Where does the expression “faster than greased lightning” come from and What does it mean?

Denoting the acme of speed, than which nothing could be faster.

The expression “faster than greased lightning” appears to be one of the instances of American hyperbole about which British visitors to our shores, a century ago, were always complaining, or secretly envying.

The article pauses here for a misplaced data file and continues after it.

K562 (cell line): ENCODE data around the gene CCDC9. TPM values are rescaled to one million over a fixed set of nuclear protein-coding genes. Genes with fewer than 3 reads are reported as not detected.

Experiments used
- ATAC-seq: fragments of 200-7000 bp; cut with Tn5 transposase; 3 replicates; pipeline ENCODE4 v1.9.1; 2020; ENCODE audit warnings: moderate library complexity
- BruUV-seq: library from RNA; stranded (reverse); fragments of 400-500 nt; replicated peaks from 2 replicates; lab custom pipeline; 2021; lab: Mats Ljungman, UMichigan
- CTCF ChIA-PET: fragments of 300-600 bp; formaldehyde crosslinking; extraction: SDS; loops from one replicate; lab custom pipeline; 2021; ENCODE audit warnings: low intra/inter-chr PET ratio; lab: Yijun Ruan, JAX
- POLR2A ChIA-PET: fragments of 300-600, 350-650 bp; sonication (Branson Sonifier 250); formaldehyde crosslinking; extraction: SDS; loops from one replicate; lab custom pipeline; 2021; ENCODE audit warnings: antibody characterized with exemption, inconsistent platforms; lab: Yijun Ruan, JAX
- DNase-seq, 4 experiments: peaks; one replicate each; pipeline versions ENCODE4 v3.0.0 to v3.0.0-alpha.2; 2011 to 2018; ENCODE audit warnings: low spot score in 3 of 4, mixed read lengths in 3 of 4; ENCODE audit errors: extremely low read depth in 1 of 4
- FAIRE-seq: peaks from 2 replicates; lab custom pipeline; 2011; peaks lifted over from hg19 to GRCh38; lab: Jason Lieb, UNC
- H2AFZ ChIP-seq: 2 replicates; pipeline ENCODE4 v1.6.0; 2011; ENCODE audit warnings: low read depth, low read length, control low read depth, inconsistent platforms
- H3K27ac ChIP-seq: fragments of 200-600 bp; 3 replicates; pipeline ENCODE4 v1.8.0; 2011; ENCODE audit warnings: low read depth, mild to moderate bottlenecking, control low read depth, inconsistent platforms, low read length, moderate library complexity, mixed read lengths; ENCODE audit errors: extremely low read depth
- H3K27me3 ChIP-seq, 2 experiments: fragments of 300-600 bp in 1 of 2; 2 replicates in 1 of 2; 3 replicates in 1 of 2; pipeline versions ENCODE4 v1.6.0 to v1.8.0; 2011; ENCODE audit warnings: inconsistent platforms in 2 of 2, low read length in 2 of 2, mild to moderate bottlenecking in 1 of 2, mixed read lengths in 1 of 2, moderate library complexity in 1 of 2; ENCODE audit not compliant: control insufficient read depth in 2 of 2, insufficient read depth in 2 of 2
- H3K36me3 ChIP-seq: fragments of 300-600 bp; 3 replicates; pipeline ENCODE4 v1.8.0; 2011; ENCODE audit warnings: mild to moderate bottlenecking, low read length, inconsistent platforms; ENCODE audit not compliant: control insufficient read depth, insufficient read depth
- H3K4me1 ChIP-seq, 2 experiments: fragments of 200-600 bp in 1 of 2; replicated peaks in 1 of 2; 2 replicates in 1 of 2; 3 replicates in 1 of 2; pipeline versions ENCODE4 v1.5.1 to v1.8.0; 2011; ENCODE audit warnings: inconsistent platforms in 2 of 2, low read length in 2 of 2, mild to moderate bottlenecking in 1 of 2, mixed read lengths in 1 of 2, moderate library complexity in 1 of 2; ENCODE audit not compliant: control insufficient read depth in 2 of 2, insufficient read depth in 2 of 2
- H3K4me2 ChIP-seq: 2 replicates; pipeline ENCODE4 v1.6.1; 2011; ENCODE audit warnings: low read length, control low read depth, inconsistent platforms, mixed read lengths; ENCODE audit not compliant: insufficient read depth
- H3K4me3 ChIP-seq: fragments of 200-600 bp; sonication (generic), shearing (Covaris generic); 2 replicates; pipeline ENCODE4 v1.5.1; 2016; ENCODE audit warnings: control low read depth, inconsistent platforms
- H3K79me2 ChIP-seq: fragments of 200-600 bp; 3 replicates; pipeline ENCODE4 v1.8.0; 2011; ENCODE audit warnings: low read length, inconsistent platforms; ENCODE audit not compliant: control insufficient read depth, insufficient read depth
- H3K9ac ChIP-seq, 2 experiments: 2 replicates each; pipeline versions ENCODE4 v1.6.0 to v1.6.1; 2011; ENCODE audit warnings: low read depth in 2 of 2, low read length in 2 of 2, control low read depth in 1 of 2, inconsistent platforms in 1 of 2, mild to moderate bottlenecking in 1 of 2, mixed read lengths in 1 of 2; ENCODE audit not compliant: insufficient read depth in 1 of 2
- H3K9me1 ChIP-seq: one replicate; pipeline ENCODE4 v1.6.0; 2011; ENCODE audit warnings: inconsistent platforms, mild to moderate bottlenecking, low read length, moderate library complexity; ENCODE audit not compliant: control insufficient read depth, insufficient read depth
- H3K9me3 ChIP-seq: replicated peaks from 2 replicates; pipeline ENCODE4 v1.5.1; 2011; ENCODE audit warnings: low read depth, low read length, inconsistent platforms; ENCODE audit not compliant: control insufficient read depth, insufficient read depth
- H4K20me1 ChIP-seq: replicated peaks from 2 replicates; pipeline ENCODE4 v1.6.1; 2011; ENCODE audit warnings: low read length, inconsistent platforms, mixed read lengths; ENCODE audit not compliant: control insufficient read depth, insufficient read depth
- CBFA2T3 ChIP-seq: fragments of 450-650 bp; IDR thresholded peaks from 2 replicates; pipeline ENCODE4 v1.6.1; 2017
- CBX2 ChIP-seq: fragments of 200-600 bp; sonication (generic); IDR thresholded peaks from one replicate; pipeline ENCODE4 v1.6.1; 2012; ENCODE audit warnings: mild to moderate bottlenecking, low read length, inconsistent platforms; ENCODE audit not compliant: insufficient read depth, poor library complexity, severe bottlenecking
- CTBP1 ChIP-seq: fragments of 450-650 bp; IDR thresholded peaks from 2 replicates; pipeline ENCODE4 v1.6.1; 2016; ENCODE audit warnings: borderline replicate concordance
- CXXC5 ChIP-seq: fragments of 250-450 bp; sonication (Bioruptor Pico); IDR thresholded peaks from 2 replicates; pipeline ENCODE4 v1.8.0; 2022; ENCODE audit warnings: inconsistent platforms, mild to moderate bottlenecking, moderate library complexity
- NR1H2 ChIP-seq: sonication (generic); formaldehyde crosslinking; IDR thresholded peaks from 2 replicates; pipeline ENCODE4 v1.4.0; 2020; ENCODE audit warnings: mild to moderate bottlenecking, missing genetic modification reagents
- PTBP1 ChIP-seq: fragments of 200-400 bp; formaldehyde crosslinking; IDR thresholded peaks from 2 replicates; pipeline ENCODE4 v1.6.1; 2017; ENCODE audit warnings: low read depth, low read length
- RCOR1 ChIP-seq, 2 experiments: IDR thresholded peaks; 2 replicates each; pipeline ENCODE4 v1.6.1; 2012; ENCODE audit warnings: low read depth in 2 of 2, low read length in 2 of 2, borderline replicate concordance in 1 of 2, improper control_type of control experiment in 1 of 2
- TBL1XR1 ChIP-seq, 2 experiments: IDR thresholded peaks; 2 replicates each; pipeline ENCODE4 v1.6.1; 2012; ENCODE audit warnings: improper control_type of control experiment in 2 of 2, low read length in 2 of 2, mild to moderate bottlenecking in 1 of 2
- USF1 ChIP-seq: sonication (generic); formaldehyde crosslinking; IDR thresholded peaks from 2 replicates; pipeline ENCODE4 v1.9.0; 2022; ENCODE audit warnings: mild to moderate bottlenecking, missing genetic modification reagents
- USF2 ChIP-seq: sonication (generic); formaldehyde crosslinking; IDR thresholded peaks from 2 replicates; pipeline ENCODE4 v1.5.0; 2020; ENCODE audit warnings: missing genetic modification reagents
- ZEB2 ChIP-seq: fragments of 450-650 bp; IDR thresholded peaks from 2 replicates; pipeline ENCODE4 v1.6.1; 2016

Our ancestors, in the days of Washington, Adams, and Jefferson, were not content to indicate great speed in such a trite manner as “faster than lightning”; instead, knowing that a cart with greased wheels will go faster than if the wheels were dry, they merely greased the lightning.

About Karen Hill

Karen Hill is a freelance writer, editor, and columnist. Born in New York, her work has appeared in the Examiner, Yahoo News, Buzzfeed, among others.

Leave a Comment